Feature: Colorful history of Chinese newspapers in Philippines

The Philippine Star

MANILA, Philippines (Xinhua) - The history of the Chinese-language newspapers in the Philippines is invariably linked to Philippine- China relations and even to major events in Philippine history.

For example, the World News, currently the largest Chinese language broadsheet in the Philippines, was founded in l981 immediately after the lifting of martial law in the country.

The World News was founded by Florencio Tan Mallare, a Chinese lawyer who used to work as a reporter of the old Chinese Commercial News.

According to published accounts, Mallare established the World News six years after the establishment of diplomatic ties between the Philippines and China in l975 in order to provide alternative news to then largely pro-Kuomintang Chinese-language press.

From its founding up to today, the World News is the favorite newspaper of pro-China organizations in the Philippines, such as the Filipino Chinese Amity Club under the Federation of Filipino Chinese Chambers of Commerce and Industry (FFCCCI).

But in terms of its contribution to contemporary Philippine history, the old Chinese Commercial News had played a more vital role.

The Commercial News, formerly the Chinese Commercial News, was founded in October 1919 as the Huachiao Commercial News, a monthly newsletter for the Manila Chinese Chamber of Commerce then headed by Dee Cheng Chuan, with Yu Yi Tung as the newspaper's first editor.

According to published accounts, the newspaper was founded because in the aftermath of World War One, the Philippines, then a colony of the United States, experienced rapid economic growth, which called for the need of a newspaper on the country's latest business developments for the large Chinese-Filipino business community.

In February 1922, the Chinese Commercial News became a daily newspaper and ownership of the newspaper was transferred to the newly established Chinese Commercial News Publishing Company founded by Go Ki Hoc.

Its initial print run consisted of two pages and a circulation of one thousand copies, with foreign and local news translated from local English newspapers. In 1927, the Chinese Commercial News became the first Chinese newspaper to print a pictorial, and it began printing a weekly magazine in 1933.

During the Japanese occupation, the Chinese Commercial News was shut down after the owners refused to allow the paper to be used as a propaganda organ of the Japanese. Its editor, Yu Yi Tung, was executed by the Japanese.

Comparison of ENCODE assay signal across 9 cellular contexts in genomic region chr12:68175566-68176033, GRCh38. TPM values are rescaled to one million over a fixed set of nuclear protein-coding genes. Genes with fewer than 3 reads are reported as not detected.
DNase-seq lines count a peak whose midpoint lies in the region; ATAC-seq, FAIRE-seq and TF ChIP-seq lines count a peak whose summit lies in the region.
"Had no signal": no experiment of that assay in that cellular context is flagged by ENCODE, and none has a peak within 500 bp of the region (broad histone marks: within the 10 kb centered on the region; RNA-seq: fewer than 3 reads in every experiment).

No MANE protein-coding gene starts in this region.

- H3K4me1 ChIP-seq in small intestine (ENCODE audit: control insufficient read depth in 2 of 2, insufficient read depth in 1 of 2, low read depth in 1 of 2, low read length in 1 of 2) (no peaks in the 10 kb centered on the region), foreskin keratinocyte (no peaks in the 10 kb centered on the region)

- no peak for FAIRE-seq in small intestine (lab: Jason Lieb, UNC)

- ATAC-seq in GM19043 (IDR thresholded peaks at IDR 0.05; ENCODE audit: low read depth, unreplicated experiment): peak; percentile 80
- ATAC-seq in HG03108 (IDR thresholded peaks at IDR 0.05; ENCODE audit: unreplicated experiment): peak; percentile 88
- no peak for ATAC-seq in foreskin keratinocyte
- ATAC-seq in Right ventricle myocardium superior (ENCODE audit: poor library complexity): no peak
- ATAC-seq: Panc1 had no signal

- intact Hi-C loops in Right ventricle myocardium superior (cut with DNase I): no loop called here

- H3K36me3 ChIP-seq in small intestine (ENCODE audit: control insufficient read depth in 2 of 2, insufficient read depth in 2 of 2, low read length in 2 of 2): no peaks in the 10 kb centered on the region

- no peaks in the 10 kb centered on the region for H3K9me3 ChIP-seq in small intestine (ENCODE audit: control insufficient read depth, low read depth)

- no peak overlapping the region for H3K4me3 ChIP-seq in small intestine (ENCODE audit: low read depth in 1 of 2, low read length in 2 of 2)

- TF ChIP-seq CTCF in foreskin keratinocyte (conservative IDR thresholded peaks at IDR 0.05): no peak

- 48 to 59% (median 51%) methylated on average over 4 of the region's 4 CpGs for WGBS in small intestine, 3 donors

The newspaper restarted publication on April 15, 1945, despite the lack of resources, by Yu Yi Tung's children, mainly the brothers Quintin Yuyitung and Rizal Yuyitung.  

On Sept. 21, l972, when the former president Ferdinand Marcos declared martial law, all publications, including the Chinese Commercial News, were closed down.

It restarted publishing after the People Power Revolution on June 12, 1986, the only pre-martial law Chinese-language newspaper to do so.

In the 1960s, the Chinese Commercial News advocated for the assimilation of Chinese Filipinos into the wider Filipino community and Philippine recognition of the People's Republic of China.

Another Chinese newspaper which is intertwined with Philippine history was the Fookien Times, which was founded by Go Puan Seng in l927. It was the biggest Filipino-Chinese newspaper in the Philippines in the l930s.

It was the first newspaper that engaged in adversarial journalism at that time. It exposed government anomalies and corruption which led to the filing of several libel suits against Go.

With imposition of martial law in l972, the Fookien Times, along with other publications, was shut down. Go Puan Seng went on a self-imposed exile to Canada and never revived the Fookien Times.

But his eldest daughter, the late Betty Go-Belmonte, who was educated abroad, founded what is now the Philippine Daily Star, one of the three most influential newspapers in the Philippines today. Her husband is Speaker Feliciano Belmonte of the House of Representatives.

The Fookien Times still publishes its yearbook once a year but more as advertising folio rather than a newsmagazine.  

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